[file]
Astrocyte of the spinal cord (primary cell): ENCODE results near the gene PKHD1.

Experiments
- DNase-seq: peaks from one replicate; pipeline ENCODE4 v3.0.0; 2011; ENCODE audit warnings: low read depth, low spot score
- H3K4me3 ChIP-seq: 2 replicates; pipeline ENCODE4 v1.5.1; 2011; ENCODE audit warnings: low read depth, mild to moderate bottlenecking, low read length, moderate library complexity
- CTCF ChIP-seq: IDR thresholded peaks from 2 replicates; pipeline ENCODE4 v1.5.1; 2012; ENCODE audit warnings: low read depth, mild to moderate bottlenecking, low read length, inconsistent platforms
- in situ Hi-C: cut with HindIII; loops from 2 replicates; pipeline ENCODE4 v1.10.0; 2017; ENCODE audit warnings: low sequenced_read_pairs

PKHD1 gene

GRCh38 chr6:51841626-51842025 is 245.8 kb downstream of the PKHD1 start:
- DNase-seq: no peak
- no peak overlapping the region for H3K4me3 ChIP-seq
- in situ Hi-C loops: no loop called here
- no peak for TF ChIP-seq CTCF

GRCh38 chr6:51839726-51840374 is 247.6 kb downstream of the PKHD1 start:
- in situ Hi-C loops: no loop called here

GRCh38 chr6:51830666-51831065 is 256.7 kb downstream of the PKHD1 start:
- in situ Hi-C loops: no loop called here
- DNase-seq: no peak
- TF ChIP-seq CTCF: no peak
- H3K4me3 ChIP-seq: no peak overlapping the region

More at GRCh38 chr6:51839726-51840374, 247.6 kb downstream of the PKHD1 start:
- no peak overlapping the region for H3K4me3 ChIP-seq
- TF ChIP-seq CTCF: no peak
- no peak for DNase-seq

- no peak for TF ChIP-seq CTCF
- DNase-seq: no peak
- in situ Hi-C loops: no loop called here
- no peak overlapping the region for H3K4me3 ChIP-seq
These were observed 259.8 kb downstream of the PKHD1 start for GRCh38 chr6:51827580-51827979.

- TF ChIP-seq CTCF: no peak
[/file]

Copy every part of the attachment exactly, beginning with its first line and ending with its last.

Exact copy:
Astrocyte of the spinal cord (primary cell): ENCODE results near the gene PKHD1.

Experiments
- DNase-seq: peaks from one replicate; pipeline ENCODE4 v3.0.0; 2011; ENCODE audit warnings: low read depth, low spot score
- H3K4me3 ChIP-seq: 2 replicates; pipeline ENCODE4 v1.5.1; 2011; ENCODE audit warnings: low read depth, mild to moderate bottlenecking, low read length, moderate library complexity
- CTCF ChIP-seq: IDR thresholded peaks from 2 replicates; pipeline ENCODE4 v1.5.1; 2012; ENCODE audit warnings: low read depth, mild to moderate bottlenecking, low read length, inconsistent platforms
- in situ Hi-C: cut with HindIII; loops from 2 replicates; pipeline ENCODE4 v1.10.0; 2017; ENCODE audit warnings: low sequenced_read_pairs

PKHD1 gene

GRCh38 chr6:51841626-51842025 is 245.8 kb downstream of the PKHD1 start:
- DNase-seq: no peak
- no peak overlapping the region for H3K4me3 ChIP-seq
- in situ Hi-C loops: no loop called here
- no peak for TF ChIP-seq CTCF

GRCh38 chr6:51839726-51840374 is 247.6 kb downstream of the PKHD1 start:
- in situ Hi-C loops: no loop called here

GRCh38 chr6:51830666-51831065 is 256.7 kb downstream of the PKHD1 start:
- in situ Hi-C loops: no loop called here
- DNase-seq: no peak
- TF ChIP-seq CTCF: no peak
- H3K4me3 ChIP-seq: no peak overlapping the region

More at GRCh38 chr6:51839726-51840374, 247.6 kb downstream of the PKHD1 start:
- no peak overlapping the region for H3K4me3 ChIP-seq
- TF ChIP-seq CTCF: no peak
- no peak for DNase-seq

- no peak for TF ChIP-seq CTCF
- DNase-seq: no peak
- in situ Hi-C loops: no loop called here
- no peak overlapping the region for H3K4me3 ChIP-seq
These were observed 259.8 kb downstream of the PKHD1 start for GRCh38 chr6:51827580-51827979.

- TF ChIP-seq CTCF: no peak